TEXAS STATE HISTORICAL ASSOCIATION
VOL. IX. JANUARY, 1906. No. 3.
The publication committee and the editors disclaim responsibility for views
expressed by contributors to THE QUARTERLY.
MARIE BENNET URWITZ.
Some lives seem cast in a mould of self-abnegation, as it were;
are so unmindful of self, and so full of helpfulness for others that
they pass out into God's great eternity unnoticed and are all too
soon forgotten. Such in an eminent degree is the case of Valen-
tine Bennet, of whom it is a sacred privilege to write, to trace anew
the records of a life giving its best years to Texas; a patient, de-
voted servant of the young Republic, who esteemed no sacrifice too
great nor any hardship as such, for the beautiful land of his adop-
The Bennet family held an ancient seat in the north of England,
whence its knights issueing forth to do service for the King, bore
upon their banners the royal quarterings. It is said laughingly
that an old grandam of the family, when some misfortune had be-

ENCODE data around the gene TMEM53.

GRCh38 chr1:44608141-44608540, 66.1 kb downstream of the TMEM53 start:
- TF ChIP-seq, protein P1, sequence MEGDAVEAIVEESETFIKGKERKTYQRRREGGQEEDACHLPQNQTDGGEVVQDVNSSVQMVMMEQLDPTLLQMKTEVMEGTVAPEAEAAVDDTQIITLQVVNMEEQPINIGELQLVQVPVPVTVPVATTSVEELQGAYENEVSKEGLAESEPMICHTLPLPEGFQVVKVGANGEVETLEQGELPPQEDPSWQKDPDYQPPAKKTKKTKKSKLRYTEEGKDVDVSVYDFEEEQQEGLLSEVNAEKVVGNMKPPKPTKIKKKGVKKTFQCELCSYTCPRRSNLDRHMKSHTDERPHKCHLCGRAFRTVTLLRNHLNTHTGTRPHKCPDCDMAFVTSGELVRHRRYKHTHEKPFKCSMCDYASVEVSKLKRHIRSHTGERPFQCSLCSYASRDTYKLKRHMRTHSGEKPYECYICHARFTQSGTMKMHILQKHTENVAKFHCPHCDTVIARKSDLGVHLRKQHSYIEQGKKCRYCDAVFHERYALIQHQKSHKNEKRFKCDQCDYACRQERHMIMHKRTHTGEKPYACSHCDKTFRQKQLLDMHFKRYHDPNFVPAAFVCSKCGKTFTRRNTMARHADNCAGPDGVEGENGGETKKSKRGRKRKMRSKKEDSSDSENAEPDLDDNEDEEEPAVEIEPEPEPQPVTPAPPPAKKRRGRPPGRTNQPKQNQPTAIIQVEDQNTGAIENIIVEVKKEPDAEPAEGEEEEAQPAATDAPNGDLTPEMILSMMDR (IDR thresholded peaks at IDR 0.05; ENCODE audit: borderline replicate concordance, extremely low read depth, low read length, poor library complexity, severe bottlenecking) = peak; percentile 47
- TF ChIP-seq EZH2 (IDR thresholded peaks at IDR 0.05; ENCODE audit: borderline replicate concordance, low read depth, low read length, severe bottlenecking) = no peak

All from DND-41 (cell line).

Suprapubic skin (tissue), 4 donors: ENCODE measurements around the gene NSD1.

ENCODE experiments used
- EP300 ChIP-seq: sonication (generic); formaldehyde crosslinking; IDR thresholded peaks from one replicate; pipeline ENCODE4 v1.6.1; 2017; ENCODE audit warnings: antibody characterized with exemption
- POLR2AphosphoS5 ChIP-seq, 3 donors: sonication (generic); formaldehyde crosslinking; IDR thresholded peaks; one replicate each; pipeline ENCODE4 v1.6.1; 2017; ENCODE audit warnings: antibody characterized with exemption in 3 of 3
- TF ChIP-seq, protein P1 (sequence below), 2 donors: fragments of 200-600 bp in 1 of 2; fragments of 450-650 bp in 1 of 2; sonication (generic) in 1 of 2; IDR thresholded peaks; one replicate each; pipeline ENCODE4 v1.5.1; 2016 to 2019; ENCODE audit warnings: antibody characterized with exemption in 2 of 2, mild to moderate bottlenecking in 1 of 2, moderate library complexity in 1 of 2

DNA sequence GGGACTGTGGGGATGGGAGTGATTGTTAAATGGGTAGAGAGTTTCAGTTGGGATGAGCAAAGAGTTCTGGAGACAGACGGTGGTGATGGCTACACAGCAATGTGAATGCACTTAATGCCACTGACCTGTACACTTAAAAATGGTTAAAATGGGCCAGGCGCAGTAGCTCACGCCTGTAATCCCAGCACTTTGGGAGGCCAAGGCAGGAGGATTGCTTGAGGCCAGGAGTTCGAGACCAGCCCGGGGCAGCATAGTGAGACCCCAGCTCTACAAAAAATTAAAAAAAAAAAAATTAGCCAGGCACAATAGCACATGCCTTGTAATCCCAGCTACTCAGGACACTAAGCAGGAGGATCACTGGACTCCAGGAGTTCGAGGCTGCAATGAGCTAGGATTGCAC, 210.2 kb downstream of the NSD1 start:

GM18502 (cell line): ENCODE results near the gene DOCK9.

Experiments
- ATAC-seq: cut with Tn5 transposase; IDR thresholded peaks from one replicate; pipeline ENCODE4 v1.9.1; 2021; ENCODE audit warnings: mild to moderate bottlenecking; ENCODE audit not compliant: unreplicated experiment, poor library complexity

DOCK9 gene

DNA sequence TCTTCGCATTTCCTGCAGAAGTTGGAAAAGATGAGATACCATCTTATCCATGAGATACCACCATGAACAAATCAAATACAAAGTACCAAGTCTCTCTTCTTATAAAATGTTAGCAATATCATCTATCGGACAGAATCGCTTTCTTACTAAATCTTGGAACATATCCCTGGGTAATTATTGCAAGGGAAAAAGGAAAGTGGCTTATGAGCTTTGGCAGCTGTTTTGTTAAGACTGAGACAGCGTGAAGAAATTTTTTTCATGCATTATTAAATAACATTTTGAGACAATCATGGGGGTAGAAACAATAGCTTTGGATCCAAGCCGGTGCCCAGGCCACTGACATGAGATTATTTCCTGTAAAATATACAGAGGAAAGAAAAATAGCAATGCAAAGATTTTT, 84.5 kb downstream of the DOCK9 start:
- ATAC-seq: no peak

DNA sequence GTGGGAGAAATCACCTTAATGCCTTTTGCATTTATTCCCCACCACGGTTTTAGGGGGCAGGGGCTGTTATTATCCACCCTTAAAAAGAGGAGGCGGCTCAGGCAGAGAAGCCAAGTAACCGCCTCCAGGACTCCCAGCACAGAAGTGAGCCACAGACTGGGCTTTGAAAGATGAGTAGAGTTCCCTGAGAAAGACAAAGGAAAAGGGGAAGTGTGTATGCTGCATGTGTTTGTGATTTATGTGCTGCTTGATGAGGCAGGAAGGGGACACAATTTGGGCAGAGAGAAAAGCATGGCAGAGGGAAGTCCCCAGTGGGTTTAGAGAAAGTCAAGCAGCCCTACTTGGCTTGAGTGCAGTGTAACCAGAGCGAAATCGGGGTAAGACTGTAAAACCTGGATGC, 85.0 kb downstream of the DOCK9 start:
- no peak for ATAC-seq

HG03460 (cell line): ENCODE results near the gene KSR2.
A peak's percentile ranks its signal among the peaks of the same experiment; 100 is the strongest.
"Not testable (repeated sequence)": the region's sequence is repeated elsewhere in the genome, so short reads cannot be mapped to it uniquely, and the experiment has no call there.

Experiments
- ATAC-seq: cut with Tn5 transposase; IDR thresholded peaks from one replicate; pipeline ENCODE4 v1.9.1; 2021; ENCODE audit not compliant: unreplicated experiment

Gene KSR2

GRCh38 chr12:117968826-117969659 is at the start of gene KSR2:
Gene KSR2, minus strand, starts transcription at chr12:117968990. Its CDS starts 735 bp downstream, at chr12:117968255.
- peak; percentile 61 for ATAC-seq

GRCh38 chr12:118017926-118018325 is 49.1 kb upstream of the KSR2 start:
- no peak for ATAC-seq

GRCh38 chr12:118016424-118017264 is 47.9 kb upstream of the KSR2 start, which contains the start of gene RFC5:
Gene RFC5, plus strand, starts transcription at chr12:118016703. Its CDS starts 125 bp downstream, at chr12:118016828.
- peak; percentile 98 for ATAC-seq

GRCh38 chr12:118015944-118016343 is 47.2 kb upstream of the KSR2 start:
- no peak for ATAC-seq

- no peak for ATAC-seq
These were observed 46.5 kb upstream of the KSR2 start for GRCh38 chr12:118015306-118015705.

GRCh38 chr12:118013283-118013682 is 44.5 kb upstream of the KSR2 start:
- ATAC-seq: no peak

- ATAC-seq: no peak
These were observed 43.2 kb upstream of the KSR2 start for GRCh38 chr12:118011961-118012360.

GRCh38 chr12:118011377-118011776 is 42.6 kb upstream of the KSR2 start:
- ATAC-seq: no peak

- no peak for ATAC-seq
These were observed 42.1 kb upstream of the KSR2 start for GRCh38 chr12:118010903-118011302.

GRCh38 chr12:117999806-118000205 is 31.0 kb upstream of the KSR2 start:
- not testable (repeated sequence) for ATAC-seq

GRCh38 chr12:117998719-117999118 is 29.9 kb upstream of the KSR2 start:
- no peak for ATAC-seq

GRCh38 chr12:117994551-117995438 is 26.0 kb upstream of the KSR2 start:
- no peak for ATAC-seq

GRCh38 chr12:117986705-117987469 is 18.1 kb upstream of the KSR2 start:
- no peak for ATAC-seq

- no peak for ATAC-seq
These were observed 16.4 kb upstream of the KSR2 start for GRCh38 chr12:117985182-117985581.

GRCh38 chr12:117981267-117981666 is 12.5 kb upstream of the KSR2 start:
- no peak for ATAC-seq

fallen her children, was wont to comfort them by saying, "Oh you
have the lion's paw anyway; don't fret."
When the family came to America is not known, but it is cer-
tain that one of the sons, Valentine, a young man at the breaking
out of the War of 1812, did valiant service in a Massachusetts regi-
ment at the battles of Brandywine and Lundy's Lane. He married
a Miss Kibbe, whose family, also of English origin, is mentioned
in the charming story of Lorna Doone. The elder Mr. Kibbe, hav-
ing secured large grants of land in what was known as the "At-
Texas State Historical Association. The Quarterly of the Texas State Historical Association, Volume 9, July 1905 - April, 1906. Austin, Texas. The Portal to Texas History. http://texashistory.unt.edu/ark:/67531/metapth101036/. Accessed May 26, 2015.